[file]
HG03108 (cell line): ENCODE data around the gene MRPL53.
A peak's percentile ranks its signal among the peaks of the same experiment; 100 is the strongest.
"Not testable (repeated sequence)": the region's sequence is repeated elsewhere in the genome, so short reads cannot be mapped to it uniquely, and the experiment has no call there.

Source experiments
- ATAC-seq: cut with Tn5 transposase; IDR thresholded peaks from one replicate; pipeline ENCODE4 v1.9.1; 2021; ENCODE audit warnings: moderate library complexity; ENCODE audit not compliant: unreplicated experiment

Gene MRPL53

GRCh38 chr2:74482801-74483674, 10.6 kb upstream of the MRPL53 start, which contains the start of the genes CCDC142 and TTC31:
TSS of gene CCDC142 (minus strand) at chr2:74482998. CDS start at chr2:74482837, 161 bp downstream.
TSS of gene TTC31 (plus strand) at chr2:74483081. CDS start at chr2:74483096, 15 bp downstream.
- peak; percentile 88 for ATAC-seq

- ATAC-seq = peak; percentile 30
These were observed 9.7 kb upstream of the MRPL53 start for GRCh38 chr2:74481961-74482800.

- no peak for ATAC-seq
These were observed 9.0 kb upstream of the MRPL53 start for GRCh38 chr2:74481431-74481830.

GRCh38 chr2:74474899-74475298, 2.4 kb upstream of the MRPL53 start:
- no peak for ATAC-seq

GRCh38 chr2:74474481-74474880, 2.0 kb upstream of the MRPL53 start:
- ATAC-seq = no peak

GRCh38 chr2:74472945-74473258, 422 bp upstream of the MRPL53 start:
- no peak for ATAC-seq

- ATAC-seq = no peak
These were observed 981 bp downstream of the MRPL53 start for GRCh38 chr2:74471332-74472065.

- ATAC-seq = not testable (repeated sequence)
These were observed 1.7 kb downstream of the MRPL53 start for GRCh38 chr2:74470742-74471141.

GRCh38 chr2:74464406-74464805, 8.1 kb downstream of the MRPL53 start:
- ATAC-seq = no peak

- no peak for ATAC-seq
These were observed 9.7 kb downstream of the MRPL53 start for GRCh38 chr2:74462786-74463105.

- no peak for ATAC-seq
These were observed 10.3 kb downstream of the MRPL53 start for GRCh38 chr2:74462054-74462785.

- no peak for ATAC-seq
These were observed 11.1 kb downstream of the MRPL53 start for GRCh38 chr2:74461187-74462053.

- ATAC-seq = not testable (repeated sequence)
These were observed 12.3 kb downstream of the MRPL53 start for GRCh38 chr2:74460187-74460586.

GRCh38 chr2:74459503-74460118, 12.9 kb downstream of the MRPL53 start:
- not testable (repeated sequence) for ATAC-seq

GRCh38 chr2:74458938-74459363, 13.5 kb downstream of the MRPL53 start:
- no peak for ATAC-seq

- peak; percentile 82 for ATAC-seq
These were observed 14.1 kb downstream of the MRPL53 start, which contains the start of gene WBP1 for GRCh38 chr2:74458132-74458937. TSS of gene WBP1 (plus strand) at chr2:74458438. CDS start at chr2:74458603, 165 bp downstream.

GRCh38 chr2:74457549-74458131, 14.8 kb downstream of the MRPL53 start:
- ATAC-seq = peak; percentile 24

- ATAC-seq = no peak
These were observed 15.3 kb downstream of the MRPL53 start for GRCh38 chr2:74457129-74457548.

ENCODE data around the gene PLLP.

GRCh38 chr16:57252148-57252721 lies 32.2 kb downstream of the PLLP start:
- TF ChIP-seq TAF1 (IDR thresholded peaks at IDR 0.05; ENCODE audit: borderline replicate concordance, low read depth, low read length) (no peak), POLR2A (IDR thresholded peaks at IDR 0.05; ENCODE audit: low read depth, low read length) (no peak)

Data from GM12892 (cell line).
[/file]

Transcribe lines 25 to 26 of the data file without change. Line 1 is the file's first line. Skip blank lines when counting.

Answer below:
GRCh38 chr2:74464406-74464805, 8.1 kb downstream of the MRPL53 start:
- ATAC-seq = no peak